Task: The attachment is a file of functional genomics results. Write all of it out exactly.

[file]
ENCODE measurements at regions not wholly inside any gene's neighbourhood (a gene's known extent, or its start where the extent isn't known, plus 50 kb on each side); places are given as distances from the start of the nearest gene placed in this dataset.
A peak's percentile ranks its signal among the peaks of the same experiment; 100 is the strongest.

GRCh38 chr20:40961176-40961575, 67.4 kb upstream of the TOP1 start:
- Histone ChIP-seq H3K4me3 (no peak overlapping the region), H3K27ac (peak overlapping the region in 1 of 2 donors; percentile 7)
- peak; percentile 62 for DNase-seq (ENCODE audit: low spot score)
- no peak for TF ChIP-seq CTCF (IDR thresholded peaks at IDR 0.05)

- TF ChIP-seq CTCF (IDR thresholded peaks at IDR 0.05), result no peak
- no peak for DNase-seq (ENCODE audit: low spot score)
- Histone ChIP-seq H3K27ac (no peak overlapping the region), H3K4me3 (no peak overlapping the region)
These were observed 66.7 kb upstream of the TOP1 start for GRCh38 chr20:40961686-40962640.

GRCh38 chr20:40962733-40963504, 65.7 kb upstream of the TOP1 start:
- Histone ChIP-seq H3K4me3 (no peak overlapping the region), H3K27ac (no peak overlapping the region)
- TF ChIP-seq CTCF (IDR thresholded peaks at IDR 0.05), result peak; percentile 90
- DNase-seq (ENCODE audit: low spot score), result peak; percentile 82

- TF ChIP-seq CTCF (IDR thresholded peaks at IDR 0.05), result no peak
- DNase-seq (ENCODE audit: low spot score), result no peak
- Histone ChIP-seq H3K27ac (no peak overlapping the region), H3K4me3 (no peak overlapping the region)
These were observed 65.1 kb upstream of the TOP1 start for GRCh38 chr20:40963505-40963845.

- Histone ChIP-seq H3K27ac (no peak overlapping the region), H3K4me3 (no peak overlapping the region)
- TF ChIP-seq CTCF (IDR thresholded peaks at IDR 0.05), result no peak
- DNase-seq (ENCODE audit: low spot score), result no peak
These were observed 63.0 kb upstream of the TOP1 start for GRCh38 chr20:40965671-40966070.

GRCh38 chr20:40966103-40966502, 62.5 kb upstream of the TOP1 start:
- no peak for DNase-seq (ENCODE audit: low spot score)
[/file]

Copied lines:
ENCODE measurements at regions not wholly inside any gene's neighbourhood (a gene's known extent, or its start where the extent isn't known, plus 50 kb on each side); places are given as distances from the start of the nearest gene placed in this dataset.
A peak's percentile ranks its signal among the peaks of the same experiment; 100 is the strongest.

GRCh38 chr20:40961176-40961575, 67.4 kb upstream of the TOP1 start:
- Histone ChIP-seq H3K4me3 (no peak overlapping the region), H3K27ac (peak overlapping the region in 1 of 2 donors; percentile 7)
- peak; percentile 62 for DNase-seq (ENCODE audit: low spot score)
- no peak for TF ChIP-seq CTCF (IDR thresholded peaks at IDR 0.05)

- TF ChIP-seq CTCF (IDR thresholded peaks at IDR 0.05), result no peak
- no peak for DNase-seq (ENCODE audit: low spot score)
- Histone ChIP-seq H3K27ac (no peak overlapping the region), H3K4me3 (no peak overlapping the region)
These were observed 66.7 kb upstream of the TOP1 start for GRCh38 chr20:40961686-40962640.

GRCh38 chr20:40962733-40963504, 65.7 kb upstream of the TOP1 start:
- Histone ChIP-seq H3K4me3 (no peak overlapping the region), H3K27ac (no peak overlapping the region)
- TF ChIP-seq CTCF (IDR thresholded peaks at IDR 0.05), result peak; percentile 90
- DNase-seq (ENCODE audit: low spot score), result peak; percentile 82

- TF ChIP-seq CTCF (IDR thresholded peaks at IDR 0.05), result no peak
- DNase-seq (ENCODE audit: low spot score), result no peak
- Histone ChIP-seq H3K27ac (no peak overlapping the region), H3K4me3 (no peak overlapping the region)
These were observed 65.1 kb upstream of the TOP1 start for GRCh38 chr20:40963505-40963845.

- Histone ChIP-seq H3K27ac (no peak overlapping the region), H3K4me3 (no peak overlapping the region)
- TF ChIP-seq CTCF (IDR thresholded peaks at IDR 0.05), result no peak
- DNase-seq (ENCODE audit: low spot score), result no peak
These were observed 63.0 kb upstream of the TOP1 start for GRCh38 chr20:40965671-40966070.

GRCh38 chr20:40966103-40966502, 62.5 kb upstream of the TOP1 start:
- no peak for DNase-seq (ENCODE audit: low spot score)